Retargeting gone wrong

Discussion
Oct 31, 2014
George Anderson

I’ve heard from enough companies who use retargeting to know they see a benefit from serving ads to people who left their sites without making a purchase. What I’ve always wondered, however, is how many people who are retargeted go from simply noticing that it’s happening to being unhappy about it. New research from InSkin Media and RAPP Media provides some insights.

According to the survey of 1,600 people in the UK between the ages of 20 and 60, only 10 percent are more likely to buy something after seeing the same ad served on multiple sites.

While 53 percent find initial ads "interesting and useful," increased exposure has a decidedly negative effect. After seeing the same ad five times, consumers begin to see it as "annoying." If they see the same ad 10 times, their annoyance turns to anger. Fifty-five percent of consumers say they have been put off from making a purchase because of retargeting activity.

"It’s a fine line to tread as brands potentially lose control through a perfect storm of increased automated buying and the specter of consumer cookie deletion," said Paul Phillips, RAPP’s head of media strategy, in a statement. "Marketers and planners are negligent if they don’t devote more careful planning around frequency caps and other contextual filters."

Another factor in how well retargeting goes over is where the ads are served.

"Along with understanding ‘how often’ and ‘when’, advertisers must pay more attention to ‘where’ — a big issue in programmatic buying," said Hugo Drayton, CEO of InSkin Media. "Ads perform better on premium, trusted or contextually relevant sites. As with too much repetition, ads served next to irrelevant content may have a negative impact on consumer purchase intent."

Do you see more pluses or minuses to how ad retargeting is generally done today? What do you see as the keys to being successful with retargeted ads?

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12 Comments on "Retargeting gone wrong"


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Keith Anderson
Guest
5 years 1 month ago

I am dubious of self-reported data when behavioral data is often more illuminating. If you ask people about their attitudes to being tracked and related issues like privacy, you’ll almost certainly hear that many (or most) people would prefer not to be tracked.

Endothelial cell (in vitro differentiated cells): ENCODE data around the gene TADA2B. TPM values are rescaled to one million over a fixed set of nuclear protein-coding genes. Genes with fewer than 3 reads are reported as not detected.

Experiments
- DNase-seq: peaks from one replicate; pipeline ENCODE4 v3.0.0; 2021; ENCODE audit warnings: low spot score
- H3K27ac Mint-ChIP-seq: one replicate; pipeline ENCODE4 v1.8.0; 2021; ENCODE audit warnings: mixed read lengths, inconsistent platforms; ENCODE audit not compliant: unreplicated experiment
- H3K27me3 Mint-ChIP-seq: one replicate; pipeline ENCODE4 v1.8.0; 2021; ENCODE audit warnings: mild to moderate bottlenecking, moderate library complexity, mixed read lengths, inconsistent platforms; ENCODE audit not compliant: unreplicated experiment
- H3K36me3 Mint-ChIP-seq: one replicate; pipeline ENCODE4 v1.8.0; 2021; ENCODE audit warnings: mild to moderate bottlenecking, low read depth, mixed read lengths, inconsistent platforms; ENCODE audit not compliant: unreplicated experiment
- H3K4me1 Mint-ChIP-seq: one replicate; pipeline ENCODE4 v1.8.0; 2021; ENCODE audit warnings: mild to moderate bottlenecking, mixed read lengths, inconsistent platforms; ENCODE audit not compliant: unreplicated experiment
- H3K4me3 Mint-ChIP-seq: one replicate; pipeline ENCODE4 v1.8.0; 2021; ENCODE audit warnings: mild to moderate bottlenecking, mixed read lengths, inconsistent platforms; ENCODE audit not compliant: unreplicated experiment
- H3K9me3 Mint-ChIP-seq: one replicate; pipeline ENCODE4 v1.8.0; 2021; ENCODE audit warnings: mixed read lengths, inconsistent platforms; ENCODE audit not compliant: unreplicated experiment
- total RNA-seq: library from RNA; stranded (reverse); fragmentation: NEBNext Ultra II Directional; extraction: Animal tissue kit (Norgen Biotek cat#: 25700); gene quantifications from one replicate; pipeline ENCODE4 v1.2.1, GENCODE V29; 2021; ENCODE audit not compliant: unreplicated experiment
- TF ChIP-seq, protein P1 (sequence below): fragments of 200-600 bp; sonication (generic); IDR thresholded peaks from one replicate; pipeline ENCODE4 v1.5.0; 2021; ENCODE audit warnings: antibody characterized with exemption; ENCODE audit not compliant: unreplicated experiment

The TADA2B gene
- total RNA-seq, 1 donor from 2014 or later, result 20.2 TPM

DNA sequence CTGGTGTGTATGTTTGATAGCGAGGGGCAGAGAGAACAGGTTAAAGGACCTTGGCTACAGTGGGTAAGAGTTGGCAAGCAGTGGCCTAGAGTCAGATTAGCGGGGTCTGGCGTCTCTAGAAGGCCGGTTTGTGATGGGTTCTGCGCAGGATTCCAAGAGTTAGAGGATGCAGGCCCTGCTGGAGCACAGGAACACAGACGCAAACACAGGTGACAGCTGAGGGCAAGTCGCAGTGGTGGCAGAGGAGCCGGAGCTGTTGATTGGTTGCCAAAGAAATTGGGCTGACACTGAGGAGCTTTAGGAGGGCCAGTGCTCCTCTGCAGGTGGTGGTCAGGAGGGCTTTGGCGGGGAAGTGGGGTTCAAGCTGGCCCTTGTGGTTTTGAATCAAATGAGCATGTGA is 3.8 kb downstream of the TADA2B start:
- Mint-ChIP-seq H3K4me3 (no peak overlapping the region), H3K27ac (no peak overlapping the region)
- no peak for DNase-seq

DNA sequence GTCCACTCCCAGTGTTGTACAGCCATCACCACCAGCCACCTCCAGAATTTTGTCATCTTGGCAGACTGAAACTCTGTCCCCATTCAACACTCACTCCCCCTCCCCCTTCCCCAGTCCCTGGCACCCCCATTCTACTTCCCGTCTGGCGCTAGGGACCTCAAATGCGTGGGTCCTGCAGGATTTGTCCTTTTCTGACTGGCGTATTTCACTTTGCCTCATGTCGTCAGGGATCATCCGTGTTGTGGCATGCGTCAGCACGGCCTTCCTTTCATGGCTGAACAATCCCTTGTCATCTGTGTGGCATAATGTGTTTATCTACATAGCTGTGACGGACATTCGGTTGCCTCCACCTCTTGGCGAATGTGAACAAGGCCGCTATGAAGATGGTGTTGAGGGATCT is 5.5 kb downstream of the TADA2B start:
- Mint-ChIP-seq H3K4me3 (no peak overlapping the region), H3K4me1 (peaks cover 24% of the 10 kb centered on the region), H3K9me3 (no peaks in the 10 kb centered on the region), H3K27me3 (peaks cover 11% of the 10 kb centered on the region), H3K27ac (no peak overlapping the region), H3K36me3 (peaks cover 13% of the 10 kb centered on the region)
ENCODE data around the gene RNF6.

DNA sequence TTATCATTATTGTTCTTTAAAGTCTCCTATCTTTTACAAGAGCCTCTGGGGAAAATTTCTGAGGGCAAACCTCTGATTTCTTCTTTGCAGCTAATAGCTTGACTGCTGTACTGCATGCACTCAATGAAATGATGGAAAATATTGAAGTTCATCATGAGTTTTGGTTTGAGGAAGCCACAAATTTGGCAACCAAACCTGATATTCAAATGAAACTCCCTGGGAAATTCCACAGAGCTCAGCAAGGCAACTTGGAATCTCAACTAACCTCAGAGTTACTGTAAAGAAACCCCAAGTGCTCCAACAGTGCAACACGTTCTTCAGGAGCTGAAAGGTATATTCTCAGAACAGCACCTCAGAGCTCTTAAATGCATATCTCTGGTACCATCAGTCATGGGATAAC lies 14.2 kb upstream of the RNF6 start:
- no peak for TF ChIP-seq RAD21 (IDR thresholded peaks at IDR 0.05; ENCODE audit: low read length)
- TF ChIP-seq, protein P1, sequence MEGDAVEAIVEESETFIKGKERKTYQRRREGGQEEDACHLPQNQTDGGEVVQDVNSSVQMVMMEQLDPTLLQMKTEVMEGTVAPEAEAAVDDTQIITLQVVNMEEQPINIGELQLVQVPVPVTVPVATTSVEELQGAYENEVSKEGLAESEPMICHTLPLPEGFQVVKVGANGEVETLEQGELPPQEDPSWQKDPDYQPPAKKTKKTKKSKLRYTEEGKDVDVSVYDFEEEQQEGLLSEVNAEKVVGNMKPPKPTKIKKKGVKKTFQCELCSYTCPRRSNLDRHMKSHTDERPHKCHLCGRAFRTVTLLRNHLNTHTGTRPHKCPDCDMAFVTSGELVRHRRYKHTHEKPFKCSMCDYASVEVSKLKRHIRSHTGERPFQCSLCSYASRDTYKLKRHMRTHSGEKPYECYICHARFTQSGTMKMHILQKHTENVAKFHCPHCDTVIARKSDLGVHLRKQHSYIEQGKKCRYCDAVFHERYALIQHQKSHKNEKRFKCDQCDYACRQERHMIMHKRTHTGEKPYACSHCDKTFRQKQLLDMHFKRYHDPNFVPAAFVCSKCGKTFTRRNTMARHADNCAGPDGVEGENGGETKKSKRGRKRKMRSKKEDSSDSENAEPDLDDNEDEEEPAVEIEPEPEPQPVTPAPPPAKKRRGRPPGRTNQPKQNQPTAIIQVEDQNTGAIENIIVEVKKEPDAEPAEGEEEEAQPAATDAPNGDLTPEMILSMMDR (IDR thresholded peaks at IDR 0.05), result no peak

But then you look at the actual conversion rates and ROI on the same sorts of programs and discover that what people say and what they do—especially as it relates to data-driven personalization—diverge.

The work being done to make data-driven targeting more contextually relevant and less intrusive is important, but I would favor behavioral data over surveys to inform how to proceed.

Jason Goldberg
Guest
5 years 1 month ago
Retargeting (display and search) is one of the more effective (and higher ROI) tools available to e-commerce sites. The challenge is in the execution. Not only do you need to be careful about what sites you retarget on, you also need to be really careful about your windows (how long/frequently you display ads). Many practitioners use too long a window and generate consumer ill will (“These pants are stalking me on the web!”). You also need to be really careful about what products you retarget (you wouldn’t want anything that might embarrass a shopper), and you need to be even more careful around major gift seasons, when you run the risk of spoiling a surprise for a family member who shares the same computer/browser. Lastly, the best retargeting campaigns have multi-device capabilities. Remember that many consumers will browse on one device (a smartphone for example) and buy on another (a laptop). In this case, the blocking cookie may not get placed on the smartphone even though the product was purchased on the laptop, which results… Read more »